10-nutrition%20%26%20fertility

10-nutrition%20%26%20fertility - Nutritional infertility:...

Info iconThis preview shows pages 1–11. Sign up to view the full content.

View Full Document Right Arrow Icon
Nutritional infertility: the effects of food availability on reproduction.
Background image of page 1

Info iconThis preview has intentionally blurred sections. Sign up to view the full version.

View Full DocumentRight Arrow Icon
Why bother to look at the effects of food availability on reproduction?
Background image of page 2
“Of the many environmental factors that can influence a mammal’s reproduction, food availability must be accorded the most important role.” F. H. Bronson, Mammalian reproductive biology. Chicago: University of Chicago Press, 1989, p. 88.
Background image of page 3

Info iconThis preview has intentionally blurred sections. Sign up to view the full version.

View Full DocumentRight Arrow Icon
Name: Venus of Willendorf Hometown: Willendorf, Austria Age: ~30,000 years Occupation: Fertility Goddess Nutrition and fertility in women: People have known for a long time that there is an association between adequate nutrition and fertility.
Background image of page 4
Without sufficient calories, women become amenorrheic – they no longer exhibit menstrual cycles and do not ovulate. But it also happens in developed societies where ample supplies of food are available: Eating disorders. Endurance athletes. Athletes who limit their food intake. Ballerinas. Gymnasts. Figure skaters. Military basic training. Distance runners. Nutritional amenorrhea is common in the Third World, where calories may be hard to come by.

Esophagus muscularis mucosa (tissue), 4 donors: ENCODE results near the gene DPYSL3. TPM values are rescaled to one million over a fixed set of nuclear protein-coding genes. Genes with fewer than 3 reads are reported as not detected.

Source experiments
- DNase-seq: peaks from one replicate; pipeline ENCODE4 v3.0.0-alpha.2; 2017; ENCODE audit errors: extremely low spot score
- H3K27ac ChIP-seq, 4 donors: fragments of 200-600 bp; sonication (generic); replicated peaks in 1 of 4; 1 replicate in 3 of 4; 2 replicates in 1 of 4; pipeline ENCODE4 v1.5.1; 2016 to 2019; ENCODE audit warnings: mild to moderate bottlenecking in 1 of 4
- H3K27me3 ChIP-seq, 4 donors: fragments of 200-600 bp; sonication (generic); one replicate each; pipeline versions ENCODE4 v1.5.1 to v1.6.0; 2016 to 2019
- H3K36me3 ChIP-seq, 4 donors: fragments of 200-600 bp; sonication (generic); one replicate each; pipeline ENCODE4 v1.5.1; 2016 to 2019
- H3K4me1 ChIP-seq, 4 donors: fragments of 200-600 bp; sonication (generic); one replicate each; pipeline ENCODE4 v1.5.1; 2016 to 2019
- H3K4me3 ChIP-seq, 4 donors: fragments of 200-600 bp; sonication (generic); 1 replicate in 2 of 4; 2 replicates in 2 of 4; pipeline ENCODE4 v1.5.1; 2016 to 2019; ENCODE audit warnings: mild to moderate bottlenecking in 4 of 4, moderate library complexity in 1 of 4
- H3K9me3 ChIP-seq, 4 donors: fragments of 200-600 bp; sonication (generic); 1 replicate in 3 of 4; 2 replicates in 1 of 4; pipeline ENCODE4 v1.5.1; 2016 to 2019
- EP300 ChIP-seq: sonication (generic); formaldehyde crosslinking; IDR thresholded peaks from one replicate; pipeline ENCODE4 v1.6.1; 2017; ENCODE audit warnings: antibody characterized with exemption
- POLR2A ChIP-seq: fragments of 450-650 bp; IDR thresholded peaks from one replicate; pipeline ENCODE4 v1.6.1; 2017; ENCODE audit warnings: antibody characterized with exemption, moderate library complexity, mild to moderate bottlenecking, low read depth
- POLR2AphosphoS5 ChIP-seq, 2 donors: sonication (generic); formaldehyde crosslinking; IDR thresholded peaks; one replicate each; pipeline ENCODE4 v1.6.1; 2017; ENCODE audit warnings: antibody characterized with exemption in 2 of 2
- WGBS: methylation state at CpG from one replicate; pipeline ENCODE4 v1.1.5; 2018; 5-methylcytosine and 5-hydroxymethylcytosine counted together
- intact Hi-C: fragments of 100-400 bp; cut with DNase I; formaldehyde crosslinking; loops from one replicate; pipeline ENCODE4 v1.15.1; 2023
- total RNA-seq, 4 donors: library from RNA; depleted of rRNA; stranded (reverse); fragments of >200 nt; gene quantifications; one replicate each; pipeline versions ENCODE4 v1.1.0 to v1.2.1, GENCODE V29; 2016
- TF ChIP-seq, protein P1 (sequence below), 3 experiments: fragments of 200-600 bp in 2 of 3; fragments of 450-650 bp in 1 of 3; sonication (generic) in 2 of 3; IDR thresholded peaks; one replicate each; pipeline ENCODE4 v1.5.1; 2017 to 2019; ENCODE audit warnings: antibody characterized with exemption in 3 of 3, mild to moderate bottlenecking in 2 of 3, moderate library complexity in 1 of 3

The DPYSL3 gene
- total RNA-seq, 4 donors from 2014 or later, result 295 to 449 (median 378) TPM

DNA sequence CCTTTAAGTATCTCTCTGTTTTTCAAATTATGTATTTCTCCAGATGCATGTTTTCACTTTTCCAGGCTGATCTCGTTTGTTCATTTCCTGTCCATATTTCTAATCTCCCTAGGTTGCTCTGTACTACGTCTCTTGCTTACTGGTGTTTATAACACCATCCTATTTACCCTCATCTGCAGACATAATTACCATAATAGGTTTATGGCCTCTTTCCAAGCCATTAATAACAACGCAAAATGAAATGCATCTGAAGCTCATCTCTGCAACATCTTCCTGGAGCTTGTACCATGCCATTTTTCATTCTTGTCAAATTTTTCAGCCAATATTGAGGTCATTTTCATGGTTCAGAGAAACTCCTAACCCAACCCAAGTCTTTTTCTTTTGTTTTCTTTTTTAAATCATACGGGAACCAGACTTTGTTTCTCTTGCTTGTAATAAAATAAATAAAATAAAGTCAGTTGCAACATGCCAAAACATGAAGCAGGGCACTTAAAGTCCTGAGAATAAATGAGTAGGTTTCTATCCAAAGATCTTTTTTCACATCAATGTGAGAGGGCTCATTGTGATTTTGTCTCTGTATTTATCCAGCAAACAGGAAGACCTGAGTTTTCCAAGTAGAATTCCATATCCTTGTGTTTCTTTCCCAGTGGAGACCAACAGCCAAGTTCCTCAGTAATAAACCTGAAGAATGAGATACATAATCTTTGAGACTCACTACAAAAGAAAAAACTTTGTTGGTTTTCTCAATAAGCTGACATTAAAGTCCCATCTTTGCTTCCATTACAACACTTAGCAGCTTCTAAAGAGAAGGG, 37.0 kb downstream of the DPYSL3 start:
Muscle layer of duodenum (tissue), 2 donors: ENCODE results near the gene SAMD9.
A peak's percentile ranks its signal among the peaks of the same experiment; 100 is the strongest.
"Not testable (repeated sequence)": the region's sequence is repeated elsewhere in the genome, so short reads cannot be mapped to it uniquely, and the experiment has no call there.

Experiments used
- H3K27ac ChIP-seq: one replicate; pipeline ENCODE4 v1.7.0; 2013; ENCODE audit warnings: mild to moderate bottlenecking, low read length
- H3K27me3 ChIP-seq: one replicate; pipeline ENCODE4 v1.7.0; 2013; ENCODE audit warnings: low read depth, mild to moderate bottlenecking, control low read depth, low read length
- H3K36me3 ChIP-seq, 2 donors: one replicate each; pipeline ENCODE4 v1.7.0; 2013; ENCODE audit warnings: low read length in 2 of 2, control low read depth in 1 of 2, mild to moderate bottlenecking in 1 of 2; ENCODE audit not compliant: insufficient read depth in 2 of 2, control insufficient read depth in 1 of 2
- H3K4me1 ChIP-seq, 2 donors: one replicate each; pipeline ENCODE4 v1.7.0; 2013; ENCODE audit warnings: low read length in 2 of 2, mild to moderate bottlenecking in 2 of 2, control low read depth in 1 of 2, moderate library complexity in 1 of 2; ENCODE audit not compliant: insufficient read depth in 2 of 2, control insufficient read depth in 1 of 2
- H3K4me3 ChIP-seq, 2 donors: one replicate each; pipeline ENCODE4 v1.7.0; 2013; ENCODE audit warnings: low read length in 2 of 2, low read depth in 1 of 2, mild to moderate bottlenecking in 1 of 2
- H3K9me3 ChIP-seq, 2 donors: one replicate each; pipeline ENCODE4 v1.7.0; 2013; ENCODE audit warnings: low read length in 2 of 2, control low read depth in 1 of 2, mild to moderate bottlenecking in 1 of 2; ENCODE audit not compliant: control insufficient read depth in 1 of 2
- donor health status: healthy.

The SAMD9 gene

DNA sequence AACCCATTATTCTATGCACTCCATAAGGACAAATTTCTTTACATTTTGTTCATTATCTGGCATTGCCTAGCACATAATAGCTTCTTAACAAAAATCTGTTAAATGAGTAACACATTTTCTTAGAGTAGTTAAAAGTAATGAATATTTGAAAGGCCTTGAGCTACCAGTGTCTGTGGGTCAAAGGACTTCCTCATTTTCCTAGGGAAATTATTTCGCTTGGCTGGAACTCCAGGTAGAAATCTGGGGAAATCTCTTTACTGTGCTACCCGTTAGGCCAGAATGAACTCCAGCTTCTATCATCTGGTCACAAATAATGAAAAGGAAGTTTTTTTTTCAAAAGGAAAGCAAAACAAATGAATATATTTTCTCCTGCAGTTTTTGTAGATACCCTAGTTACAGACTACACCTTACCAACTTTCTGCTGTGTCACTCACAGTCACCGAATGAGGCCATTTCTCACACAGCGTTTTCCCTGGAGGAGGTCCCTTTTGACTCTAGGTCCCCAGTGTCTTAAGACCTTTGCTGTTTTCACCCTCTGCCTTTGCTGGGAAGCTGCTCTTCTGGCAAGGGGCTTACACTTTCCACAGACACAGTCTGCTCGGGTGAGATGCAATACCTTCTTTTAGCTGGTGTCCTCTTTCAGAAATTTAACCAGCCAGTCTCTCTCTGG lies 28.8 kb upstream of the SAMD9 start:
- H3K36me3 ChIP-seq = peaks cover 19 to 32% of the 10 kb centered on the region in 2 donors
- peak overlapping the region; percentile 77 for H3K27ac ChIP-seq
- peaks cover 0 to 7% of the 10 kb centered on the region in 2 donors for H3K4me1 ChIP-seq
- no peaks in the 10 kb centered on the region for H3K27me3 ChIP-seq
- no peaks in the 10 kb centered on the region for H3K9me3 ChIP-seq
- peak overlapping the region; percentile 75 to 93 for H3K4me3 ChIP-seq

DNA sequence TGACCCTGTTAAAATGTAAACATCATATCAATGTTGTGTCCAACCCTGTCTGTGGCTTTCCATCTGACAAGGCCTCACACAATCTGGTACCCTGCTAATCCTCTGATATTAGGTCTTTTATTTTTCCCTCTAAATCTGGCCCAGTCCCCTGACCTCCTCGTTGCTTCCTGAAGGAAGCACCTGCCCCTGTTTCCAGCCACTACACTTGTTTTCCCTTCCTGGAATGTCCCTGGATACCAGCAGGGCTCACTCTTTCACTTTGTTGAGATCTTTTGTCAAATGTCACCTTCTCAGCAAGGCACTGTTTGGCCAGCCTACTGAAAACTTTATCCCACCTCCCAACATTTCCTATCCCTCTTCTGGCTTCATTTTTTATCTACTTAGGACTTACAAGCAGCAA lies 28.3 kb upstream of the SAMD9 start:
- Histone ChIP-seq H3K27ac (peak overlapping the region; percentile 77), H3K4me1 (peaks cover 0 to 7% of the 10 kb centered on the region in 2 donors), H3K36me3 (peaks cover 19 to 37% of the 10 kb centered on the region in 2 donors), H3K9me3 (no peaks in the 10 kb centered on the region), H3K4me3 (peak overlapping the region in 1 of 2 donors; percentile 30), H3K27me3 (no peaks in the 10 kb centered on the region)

Background image of page 5

Info iconThis preview has intentionally blurred sections. Sign up to view the full version.

View Full DocumentRight Arrow Icon
Nutritional infertility can be seen in both sexes, but it is far more common among females than males. Why? Even among biparental species, the female expends far more energy than the male during a complete cycle of reproduction – from mating to weaning the offspring. She has far more to lose from a botched reproductive attempt due to insufficient calories – the loss of the litter/baby, or even her life.
Background image of page 6
In and of itself, nutritional infertility is not a pathology. It is a perfectly reasonable adaptation to the prevailing environmental conditions. It allows the female to avoid wasting time and energy on a futile, and possibly dangerous, activity. It is completely reversible. There is no harm whatsoever to the reproductive system. So what’s the fuss about nutritional amenorrhea? Osteoporosis and metabolic disorders.
Background image of page 7

Info iconThis preview has intentionally blurred sections. Sign up to view the full version.

View Full DocumentRight Arrow Icon
but when calories are in short supply, animals are forced to set priorities. Reproduction and fat storage have a very low priority Some processes can’t be compromised Others can be reduced When food is abundant, animals can maintain all physiological processes at optimal levels,
Background image of page 8
In hamsters, as in other species, both ovulatory cycles and estrous behavior are affected by metabolic fuel availability. Ovulatory cycles: Estrous behavior: 200 150 100 50 Lordosis duration (sec) Fed ad lib. Food- deprived
Background image of page 9

Info iconThis preview has intentionally blurred sections. Sign up to view the full version.

View Full DocumentRight Arrow Icon
The primary change in nutritional suppression of ovulatory cycles is a decrease in GnRH release from the hypothalamus. The pituitary works just fine. treatment with exogenous GnRH elicits normal release of LH The ovaries work just fine.
Background image of page 10
Image of page 11
This is the end of the preview. Sign up to access the rest of the document.

This note was uploaded on 03/04/2009 for the course PSYCH 335 taught by Professor Georgewade during the Fall '08 term at UMass (Amherst).

Page1 / 61

10-nutrition%20%26%20fertility - Nutritional infertility:...

This preview shows document pages 1 - 11. Sign up to view the full document.

View Full Document Right Arrow Icon
Ask a homework question - tutors are online